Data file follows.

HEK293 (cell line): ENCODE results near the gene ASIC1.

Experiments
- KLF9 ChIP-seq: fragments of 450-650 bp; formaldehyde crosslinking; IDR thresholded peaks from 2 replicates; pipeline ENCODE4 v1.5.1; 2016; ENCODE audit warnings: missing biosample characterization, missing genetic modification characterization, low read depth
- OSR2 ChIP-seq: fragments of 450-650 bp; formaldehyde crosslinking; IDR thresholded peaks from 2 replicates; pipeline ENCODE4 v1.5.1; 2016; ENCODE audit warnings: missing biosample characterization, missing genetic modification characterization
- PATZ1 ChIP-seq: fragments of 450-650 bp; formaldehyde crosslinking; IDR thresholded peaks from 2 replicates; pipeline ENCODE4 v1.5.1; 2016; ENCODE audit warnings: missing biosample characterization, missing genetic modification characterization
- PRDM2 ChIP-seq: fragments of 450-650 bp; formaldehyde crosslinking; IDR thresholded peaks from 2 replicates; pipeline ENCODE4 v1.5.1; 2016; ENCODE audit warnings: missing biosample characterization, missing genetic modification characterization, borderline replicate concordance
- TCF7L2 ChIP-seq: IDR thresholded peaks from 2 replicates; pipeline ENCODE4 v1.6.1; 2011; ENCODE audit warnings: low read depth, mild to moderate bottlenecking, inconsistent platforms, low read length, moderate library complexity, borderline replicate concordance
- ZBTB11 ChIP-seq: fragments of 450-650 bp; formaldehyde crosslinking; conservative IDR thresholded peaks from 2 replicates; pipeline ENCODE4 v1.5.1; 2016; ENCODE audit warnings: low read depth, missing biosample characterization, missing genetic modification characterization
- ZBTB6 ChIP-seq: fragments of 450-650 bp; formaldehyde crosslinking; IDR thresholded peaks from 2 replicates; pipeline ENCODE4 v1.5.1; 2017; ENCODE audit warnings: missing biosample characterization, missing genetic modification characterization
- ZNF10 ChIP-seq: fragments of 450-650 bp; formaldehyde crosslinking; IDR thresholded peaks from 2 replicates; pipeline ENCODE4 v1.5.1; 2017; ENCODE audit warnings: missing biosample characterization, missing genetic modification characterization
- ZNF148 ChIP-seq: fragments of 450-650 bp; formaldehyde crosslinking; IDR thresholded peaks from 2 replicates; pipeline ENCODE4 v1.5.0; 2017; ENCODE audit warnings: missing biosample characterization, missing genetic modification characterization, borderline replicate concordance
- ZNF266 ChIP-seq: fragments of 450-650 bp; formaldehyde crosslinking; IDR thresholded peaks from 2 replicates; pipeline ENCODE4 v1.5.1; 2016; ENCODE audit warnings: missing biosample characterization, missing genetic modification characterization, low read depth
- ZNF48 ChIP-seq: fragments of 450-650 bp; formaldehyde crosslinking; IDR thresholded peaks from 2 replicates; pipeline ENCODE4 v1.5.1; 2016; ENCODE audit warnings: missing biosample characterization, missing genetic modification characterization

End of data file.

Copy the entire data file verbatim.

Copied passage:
HEK293 (cell line): ENCODE results near the gene ASIC1.

Experiments
- KLF9 ChIP-seq: fragments of 450-650 bp; formaldehyde crosslinking; IDR thresholded peaks from 2 replicates; pipeline ENCODE4 v1.5.1; 2016; ENCODE audit warnings: missing biosample characterization, missing genetic modification characterization, low read depth
- OSR2 ChIP-seq: fragments of 450-650 bp; formaldehyde crosslinking; IDR thresholded peaks from 2 replicates; pipeline ENCODE4 v1.5.1; 2016; ENCODE audit warnings: missing biosample characterization, missing genetic modification characterization
- PATZ1 ChIP-seq: fragments of 450-650 bp; formaldehyde crosslinking; IDR thresholded peaks from 2 replicates; pipeline ENCODE4 v1.5.1; 2016; ENCODE audit warnings: missing biosample characterization, missing genetic modification characterization
- PRDM2 ChIP-seq: fragments of 450-650 bp; formaldehyde crosslinking; IDR thresholded peaks from 2 replicates; pipeline ENCODE4 v1.5.1; 2016; ENCODE audit warnings: missing biosample characterization, missing genetic modification characterization, borderline replicate concordance
- TCF7L2 ChIP-seq: IDR thresholded peaks from 2 replicates; pipeline ENCODE4 v1.6.1; 2011; ENCODE audit warnings: low read depth, mild to moderate bottlenecking, inconsistent platforms, low read length, moderate library complexity, borderline replicate concordance
- ZBTB11 ChIP-seq: fragments of 450-650 bp; formaldehyde crosslinking; conservative IDR thresholded peaks from 2 replicates; pipeline ENCODE4 v1.5.1; 2016; ENCODE audit warnings: low read depth, missing biosample characterization, missing genetic modification characterization
- ZBTB6 ChIP-seq: fragments of 450-650 bp; formaldehyde crosslinking; IDR thresholded peaks from 2 replicates; pipeline ENCODE4 v1.5.1; 2017; ENCODE audit warnings: missing biosample characterization, missing genetic modification characterization
- ZNF10 ChIP-seq: fragments of 450-650 bp; formaldehyde crosslinking; IDR thresholded peaks from 2 replicates; pipeline ENCODE4 v1.5.1; 2017; ENCODE audit warnings: missing biosample characterization, missing genetic modification characterization
- ZNF148 ChIP-seq: fragments of 450-650 bp; formaldehyde crosslinking; IDR thresholded peaks from 2 replicates; pipeline ENCODE4 v1.5.0; 2017; ENCODE audit warnings: missing biosample characterization, missing genetic modification characterization, borderline replicate concordance
- ZNF266 ChIP-seq: fragments of 450-650 bp; formaldehyde crosslinking; IDR thresholded peaks from 2 replicates; pipeline ENCODE4 v1.5.1; 2016; ENCODE audit warnings: missing biosample characterization, missing genetic modification characterization, low read depth
- ZNF48 ChIP-seq: fragments of 450-650 bp; formaldehyde crosslinking; IDR thresholded peaks from 2 replicates; pipeline ENCODE4 v1.5.1; 2016; ENCODE audit warnings: missing biosample characterization, missing genetic modification characterization